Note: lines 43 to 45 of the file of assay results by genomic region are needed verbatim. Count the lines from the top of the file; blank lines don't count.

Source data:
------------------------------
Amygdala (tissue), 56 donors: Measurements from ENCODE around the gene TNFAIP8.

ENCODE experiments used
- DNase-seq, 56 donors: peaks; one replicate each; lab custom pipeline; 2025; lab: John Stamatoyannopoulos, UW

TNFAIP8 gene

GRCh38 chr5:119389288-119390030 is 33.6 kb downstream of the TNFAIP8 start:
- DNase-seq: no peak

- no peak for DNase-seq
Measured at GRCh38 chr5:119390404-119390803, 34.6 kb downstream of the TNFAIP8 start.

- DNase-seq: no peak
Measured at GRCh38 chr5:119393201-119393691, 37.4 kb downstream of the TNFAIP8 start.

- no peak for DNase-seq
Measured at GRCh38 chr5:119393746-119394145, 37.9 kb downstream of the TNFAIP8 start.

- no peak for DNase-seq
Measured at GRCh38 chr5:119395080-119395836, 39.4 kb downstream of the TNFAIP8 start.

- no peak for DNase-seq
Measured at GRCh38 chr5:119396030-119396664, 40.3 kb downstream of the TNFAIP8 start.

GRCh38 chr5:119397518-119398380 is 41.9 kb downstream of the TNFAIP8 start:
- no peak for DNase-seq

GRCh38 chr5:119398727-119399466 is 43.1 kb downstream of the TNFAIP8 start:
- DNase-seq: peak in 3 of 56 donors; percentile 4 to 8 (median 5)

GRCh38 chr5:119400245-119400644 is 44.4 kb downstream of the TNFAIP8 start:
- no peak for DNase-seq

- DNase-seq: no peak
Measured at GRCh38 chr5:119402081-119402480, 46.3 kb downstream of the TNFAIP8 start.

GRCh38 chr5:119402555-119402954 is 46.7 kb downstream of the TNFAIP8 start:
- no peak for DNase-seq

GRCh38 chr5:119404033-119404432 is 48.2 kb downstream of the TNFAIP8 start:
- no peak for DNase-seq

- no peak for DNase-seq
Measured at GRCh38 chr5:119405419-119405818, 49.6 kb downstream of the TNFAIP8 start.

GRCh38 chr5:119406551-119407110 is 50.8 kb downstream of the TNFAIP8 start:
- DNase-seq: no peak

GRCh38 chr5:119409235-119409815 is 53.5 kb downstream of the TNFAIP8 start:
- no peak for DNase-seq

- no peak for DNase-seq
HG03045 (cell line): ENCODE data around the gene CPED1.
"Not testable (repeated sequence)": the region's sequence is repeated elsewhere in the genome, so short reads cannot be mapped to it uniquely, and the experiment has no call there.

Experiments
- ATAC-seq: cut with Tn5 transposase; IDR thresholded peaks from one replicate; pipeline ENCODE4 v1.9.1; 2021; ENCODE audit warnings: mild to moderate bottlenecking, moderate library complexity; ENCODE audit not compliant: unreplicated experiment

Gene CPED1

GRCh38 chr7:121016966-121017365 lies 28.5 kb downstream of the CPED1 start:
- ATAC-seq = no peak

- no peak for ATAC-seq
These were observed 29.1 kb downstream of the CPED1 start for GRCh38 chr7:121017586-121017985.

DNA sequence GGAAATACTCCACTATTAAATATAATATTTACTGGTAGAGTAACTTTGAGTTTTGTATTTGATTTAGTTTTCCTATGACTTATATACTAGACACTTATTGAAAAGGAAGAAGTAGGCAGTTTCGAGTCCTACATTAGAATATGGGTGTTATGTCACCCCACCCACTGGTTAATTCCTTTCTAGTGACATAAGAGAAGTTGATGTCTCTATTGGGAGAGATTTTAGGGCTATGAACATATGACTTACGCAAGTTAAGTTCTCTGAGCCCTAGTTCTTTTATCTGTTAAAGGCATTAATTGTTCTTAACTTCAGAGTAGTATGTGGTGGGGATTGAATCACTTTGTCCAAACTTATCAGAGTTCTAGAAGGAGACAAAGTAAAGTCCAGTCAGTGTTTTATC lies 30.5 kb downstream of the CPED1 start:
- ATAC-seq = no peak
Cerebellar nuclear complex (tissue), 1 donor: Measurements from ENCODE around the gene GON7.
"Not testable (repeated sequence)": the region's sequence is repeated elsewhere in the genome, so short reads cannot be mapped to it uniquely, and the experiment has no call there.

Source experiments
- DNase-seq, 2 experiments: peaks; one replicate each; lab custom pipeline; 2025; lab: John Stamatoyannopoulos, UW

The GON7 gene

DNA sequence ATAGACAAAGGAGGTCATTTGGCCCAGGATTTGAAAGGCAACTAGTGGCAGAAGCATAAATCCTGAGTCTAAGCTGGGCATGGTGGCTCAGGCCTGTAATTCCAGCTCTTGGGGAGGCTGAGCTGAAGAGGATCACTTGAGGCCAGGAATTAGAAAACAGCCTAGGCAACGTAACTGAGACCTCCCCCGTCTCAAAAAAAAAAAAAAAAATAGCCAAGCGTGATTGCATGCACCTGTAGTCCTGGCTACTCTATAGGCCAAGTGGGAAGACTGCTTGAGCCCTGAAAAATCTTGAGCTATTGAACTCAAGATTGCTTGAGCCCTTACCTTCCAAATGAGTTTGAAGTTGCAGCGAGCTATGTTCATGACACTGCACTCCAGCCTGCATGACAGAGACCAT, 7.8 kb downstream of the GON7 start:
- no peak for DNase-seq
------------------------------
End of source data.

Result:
- no peak for ATAC-seq
These were observed 29.1 kb downstream of the CPED1 start for GRCh38 chr7:121017586-121017985.

DNA sequence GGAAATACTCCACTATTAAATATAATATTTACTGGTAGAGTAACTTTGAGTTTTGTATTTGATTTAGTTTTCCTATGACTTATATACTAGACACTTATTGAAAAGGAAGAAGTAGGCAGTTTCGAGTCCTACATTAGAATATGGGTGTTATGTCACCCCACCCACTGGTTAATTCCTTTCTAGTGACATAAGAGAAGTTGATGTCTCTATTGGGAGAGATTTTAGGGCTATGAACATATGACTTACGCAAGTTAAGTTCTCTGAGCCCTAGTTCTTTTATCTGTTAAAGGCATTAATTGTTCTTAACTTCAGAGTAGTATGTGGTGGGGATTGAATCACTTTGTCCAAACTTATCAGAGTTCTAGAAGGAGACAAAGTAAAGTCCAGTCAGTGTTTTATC lies 30.5 kb downstream of the CPED1 start: